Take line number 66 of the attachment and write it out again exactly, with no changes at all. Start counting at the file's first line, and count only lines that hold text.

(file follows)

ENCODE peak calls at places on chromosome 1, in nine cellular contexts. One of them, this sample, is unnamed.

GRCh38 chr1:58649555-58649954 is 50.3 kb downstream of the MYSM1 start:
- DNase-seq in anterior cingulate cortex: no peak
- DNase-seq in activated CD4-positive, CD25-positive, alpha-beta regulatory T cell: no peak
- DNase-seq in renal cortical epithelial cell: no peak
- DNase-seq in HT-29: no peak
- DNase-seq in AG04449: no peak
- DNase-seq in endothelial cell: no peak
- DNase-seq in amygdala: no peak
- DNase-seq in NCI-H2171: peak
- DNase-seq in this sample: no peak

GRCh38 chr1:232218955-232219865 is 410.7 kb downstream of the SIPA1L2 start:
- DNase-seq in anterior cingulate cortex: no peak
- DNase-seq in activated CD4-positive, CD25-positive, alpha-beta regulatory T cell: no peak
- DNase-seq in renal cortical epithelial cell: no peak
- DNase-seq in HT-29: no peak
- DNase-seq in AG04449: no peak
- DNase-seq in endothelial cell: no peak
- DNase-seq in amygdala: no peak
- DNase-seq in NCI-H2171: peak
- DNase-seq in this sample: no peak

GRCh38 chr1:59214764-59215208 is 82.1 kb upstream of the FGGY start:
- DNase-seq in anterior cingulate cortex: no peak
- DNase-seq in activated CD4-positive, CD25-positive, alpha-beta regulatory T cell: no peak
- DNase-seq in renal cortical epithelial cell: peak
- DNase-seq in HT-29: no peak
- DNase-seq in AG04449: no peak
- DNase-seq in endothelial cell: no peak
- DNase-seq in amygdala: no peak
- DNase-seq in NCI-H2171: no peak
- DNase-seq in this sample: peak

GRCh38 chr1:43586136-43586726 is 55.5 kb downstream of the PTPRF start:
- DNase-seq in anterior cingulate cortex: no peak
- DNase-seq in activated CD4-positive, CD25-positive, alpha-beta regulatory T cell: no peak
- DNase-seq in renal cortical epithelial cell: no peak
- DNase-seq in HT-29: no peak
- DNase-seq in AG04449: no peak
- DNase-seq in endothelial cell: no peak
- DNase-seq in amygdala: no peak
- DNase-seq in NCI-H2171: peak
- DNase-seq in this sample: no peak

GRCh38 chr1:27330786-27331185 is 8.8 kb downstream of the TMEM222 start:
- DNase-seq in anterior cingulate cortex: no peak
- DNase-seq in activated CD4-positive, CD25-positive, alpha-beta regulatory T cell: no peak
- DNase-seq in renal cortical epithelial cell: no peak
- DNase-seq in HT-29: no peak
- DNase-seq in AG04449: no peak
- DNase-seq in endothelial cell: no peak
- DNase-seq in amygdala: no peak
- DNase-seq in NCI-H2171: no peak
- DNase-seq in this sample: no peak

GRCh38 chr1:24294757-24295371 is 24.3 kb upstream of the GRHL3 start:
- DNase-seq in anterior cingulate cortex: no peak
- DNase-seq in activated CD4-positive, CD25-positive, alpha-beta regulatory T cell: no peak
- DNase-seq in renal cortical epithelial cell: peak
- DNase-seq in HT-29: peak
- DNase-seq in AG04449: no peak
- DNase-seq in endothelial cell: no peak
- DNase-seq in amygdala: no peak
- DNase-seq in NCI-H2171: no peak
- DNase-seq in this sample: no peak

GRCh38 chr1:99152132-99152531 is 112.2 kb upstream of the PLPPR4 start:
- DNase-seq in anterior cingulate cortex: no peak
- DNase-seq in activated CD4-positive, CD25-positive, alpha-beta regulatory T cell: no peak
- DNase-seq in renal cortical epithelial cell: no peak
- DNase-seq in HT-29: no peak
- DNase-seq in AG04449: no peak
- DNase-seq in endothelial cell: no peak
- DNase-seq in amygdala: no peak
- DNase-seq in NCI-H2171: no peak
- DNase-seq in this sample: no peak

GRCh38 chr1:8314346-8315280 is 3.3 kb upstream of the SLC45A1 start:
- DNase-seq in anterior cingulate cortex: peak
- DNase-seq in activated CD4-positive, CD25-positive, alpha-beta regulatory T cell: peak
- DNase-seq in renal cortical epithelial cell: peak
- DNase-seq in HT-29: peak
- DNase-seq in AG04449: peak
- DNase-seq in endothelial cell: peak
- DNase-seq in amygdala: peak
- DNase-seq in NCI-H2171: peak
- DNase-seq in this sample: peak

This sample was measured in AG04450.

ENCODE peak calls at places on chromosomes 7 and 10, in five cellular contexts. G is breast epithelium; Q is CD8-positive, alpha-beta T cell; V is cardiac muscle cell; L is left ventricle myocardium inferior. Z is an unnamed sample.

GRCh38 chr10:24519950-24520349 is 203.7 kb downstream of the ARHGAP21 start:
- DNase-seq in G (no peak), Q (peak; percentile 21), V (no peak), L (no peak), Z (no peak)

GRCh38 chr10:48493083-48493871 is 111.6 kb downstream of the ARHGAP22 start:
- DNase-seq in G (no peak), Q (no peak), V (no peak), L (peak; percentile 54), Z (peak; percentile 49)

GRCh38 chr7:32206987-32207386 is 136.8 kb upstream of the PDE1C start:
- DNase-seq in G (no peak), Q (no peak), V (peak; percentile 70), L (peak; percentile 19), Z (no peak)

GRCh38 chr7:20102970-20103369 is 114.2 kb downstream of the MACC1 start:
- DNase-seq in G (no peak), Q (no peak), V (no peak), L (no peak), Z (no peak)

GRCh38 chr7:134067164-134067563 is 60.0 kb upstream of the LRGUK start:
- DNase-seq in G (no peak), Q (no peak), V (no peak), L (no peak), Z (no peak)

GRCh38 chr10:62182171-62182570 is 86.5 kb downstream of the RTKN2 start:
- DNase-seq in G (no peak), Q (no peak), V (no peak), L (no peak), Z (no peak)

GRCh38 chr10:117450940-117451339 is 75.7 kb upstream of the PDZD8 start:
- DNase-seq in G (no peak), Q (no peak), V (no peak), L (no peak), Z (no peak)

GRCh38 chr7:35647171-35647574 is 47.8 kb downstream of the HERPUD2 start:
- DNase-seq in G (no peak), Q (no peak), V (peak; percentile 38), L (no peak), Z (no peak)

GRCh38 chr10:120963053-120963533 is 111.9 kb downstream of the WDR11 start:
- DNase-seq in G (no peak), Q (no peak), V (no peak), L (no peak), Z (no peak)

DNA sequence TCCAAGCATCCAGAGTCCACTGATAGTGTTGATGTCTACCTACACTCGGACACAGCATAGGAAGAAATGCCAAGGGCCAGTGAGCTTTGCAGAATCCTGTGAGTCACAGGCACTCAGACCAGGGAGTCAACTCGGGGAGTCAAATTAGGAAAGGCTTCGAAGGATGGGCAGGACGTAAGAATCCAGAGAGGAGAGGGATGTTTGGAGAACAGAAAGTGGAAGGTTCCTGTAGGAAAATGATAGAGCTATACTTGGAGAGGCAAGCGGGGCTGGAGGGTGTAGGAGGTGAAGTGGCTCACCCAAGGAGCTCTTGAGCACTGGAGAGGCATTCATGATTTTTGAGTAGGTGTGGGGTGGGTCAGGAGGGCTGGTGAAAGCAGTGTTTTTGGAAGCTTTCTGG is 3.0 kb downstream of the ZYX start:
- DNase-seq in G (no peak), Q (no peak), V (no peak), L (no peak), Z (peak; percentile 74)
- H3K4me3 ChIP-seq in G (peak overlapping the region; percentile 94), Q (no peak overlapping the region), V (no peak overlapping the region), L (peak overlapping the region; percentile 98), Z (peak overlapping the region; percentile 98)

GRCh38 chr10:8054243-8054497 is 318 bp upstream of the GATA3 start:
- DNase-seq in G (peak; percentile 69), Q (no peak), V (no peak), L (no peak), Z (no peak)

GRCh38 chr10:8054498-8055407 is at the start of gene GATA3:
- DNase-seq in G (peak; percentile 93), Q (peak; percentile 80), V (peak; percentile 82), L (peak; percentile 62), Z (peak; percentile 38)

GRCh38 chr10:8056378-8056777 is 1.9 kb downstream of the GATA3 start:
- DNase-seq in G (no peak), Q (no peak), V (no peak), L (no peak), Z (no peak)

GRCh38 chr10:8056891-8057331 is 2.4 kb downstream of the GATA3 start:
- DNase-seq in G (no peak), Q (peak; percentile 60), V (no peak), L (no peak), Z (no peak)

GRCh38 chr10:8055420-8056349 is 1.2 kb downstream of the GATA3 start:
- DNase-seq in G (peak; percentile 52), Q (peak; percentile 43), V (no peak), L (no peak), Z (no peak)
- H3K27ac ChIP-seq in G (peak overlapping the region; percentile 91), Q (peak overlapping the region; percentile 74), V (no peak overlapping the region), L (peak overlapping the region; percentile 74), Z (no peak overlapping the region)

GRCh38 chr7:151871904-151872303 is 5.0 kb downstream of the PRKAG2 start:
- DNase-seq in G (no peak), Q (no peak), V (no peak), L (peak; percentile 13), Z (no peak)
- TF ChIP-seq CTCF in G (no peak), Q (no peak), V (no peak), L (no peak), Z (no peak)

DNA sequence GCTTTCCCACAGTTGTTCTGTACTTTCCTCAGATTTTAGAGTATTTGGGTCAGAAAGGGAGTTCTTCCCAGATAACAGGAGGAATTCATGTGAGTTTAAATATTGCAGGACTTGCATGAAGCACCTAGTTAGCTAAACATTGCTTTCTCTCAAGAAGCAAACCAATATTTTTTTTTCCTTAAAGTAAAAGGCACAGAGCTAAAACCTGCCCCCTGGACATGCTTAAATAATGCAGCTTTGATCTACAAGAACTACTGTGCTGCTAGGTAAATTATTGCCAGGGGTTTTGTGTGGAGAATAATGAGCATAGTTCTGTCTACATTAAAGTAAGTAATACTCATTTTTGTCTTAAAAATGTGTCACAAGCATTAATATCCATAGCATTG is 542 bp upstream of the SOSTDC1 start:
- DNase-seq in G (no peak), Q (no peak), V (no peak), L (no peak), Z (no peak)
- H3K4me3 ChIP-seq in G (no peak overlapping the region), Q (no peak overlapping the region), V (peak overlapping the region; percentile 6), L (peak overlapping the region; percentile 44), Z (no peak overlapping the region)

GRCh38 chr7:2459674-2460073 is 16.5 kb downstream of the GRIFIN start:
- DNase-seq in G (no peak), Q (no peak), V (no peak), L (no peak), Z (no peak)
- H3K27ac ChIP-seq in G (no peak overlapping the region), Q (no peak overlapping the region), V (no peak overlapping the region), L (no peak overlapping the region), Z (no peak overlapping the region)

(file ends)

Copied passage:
- DNase-seq in HT-29: no peak